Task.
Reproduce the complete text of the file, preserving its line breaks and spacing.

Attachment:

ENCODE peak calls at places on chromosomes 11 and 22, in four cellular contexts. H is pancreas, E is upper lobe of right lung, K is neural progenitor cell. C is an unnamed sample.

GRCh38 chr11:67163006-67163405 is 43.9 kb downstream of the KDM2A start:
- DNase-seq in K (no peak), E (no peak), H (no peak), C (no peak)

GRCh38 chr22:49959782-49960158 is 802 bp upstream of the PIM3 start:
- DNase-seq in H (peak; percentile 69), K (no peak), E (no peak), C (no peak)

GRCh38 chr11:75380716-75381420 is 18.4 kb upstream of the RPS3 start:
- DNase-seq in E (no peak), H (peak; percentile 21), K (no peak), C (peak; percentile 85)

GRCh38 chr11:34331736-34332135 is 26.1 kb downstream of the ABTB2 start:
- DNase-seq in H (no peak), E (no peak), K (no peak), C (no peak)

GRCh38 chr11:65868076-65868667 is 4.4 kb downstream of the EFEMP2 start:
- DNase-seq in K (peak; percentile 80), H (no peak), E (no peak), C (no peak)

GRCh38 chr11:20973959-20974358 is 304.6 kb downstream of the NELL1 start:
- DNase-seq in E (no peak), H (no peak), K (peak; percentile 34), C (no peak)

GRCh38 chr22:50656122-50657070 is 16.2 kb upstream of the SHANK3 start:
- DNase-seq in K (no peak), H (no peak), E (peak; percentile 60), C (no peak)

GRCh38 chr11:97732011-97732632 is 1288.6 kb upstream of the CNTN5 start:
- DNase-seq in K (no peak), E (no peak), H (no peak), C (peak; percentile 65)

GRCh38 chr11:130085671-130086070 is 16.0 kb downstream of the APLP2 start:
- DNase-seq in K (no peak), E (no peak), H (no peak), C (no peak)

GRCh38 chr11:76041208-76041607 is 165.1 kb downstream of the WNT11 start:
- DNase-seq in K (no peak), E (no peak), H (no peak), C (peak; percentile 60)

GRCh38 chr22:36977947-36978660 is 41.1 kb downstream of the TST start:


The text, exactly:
ENCODE peak calls at places on chromosomes 11 and 22, in four cellular contexts. H is pancreas, E is upper lobe of right lung, K is neural progenitor cell. C is an unnamed sample.

GRCh38 chr11:67163006-67163405 is 43.9 kb downstream of the KDM2A start:
- DNase-seq in K (no peak), E (no peak), H (no peak), C (no peak)

GRCh38 chr22:49959782-49960158 is 802 bp upstream of the PIM3 start:
- DNase-seq in H (peak; percentile 69), K (no peak), E (no peak), C (no peak)

GRCh38 chr11:75380716-75381420 is 18.4 kb upstream of the RPS3 start:
- DNase-seq in E (no peak), H (peak; percentile 21), K (no peak), C (peak; percentile 85)

GRCh38 chr11:34331736-34332135 is 26.1 kb downstream of the ABTB2 start:
- DNase-seq in H (no peak), E (no peak), K (no peak), C (no peak)

GRCh38 chr11:65868076-65868667 is 4.4 kb downstream of the EFEMP2 start:
- DNase-seq in K (peak; percentile 80), H (no peak), E (no peak), C (no peak)

GRCh38 chr11:20973959-20974358 is 304.6 kb downstream of the NELL1 start:
- DNase-seq in E (no peak), H (no peak), K (peak; percentile 34), C (no peak)

GRCh38 chr22:50656122-50657070 is 16.2 kb upstream of the SHANK3 start:
- DNase-seq in K (no peak), H (no peak), E (peak; percentile 60), C (no peak)

GRCh38 chr11:97732011-97732632 is 1288.6 kb upstream of the CNTN5 start:
- DNase-seq in K (no peak), E (no peak), H (no peak), C (peak; percentile 65)

GRCh38 chr11:130085671-130086070 is 16.0 kb downstream of the APLP2 start:
- DNase-seq in K (no peak), E (no peak), H (no peak), C (no peak)

GRCh38 chr11:76041208-76041607 is 165.1 kb downstream of the WNT11 start:
- DNase-seq in K (no peak), E (no peak), H (no peak), C (peak; percentile 60)

GRCh38 chr22:36977947-36978660 is 41.1 kb downstream of the TST start: